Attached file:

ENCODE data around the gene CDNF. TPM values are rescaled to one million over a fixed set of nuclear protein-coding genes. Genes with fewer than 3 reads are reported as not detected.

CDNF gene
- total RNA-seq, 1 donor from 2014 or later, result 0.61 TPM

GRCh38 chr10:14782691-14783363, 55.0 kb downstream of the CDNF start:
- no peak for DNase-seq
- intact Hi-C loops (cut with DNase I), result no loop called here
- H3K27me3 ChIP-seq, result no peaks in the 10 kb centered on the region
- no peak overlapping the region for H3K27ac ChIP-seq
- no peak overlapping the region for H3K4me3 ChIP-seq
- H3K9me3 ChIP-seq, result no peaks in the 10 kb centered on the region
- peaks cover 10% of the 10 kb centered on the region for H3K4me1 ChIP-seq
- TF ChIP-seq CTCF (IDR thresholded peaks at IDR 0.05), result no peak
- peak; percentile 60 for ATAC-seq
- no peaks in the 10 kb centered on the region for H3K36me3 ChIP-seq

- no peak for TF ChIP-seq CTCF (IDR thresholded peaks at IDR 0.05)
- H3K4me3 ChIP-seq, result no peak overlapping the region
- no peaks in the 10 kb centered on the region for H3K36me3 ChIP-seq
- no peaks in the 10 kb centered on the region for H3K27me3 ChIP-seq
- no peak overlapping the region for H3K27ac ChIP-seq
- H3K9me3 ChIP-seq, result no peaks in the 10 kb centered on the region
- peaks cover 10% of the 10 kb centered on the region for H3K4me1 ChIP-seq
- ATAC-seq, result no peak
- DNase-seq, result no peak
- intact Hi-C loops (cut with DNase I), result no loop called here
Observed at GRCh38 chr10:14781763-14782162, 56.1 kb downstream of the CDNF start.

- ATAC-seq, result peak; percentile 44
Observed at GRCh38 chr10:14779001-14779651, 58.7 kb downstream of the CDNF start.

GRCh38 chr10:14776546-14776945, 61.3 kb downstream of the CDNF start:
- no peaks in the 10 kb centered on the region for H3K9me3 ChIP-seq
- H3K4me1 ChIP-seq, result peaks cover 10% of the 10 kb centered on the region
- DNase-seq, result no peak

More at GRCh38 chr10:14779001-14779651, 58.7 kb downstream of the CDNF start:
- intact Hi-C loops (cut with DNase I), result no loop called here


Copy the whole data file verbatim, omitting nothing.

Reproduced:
ENCODE data around the gene CDNF. TPM values are rescaled to one million over a fixed set of nuclear protein-coding genes. Genes with fewer than 3 reads are reported as not detected.

CDNF gene
- total RNA-seq, 1 donor from 2014 or later, result 0.61 TPM

GRCh38 chr10:14782691-14783363, 55.0 kb downstream of the CDNF start:
- no peak for DNase-seq
- intact Hi-C loops (cut with DNase I), result no loop called here
- H3K27me3 ChIP-seq, result no peaks in the 10 kb centered on the region
- no peak overlapping the region for H3K27ac ChIP-seq
- no peak overlapping the region for H3K4me3 ChIP-seq
- H3K9me3 ChIP-seq, result no peaks in the 10 kb centered on the region
- peaks cover 10% of the 10 kb centered on the region for H3K4me1 ChIP-seq
- TF ChIP-seq CTCF (IDR thresholded peaks at IDR 0.05), result no peak
- peak; percentile 60 for ATAC-seq
- no peaks in the 10 kb centered on the region for H3K36me3 ChIP-seq

- no peak for TF ChIP-seq CTCF (IDR thresholded peaks at IDR 0.05)
- H3K4me3 ChIP-seq, result no peak overlapping the region
- no peaks in the 10 kb centered on the region for H3K36me3 ChIP-seq
- no peaks in the 10 kb centered on the region for H3K27me3 ChIP-seq
- no peak overlapping the region for H3K27ac ChIP-seq
- H3K9me3 ChIP-seq, result no peaks in the 10 kb centered on the region
- peaks cover 10% of the 10 kb centered on the region for H3K4me1 ChIP-seq
- ATAC-seq, result no peak
- DNase-seq, result no peak
- intact Hi-C loops (cut with DNase I), result no loop called here
Observed at GRCh38 chr10:14781763-14782162, 56.1 kb downstream of the CDNF start.

- ATAC-seq, result peak; percentile 44
Observed at GRCh38 chr10:14779001-14779651, 58.7 kb downstream of the CDNF start.

GRCh38 chr10:14776546-14776945, 61.3 kb downstream of the CDNF start:
- no peaks in the 10 kb centered on the region for H3K9me3 ChIP-seq
- H3K4me1 ChIP-seq, result peaks cover 10% of the 10 kb centered on the region
- DNase-seq, result no peak

More at GRCh38 chr10:14779001-14779651, 58.7 kb downstream of the CDNF start:
- intact Hi-C loops (cut with DNase I), result no loop called here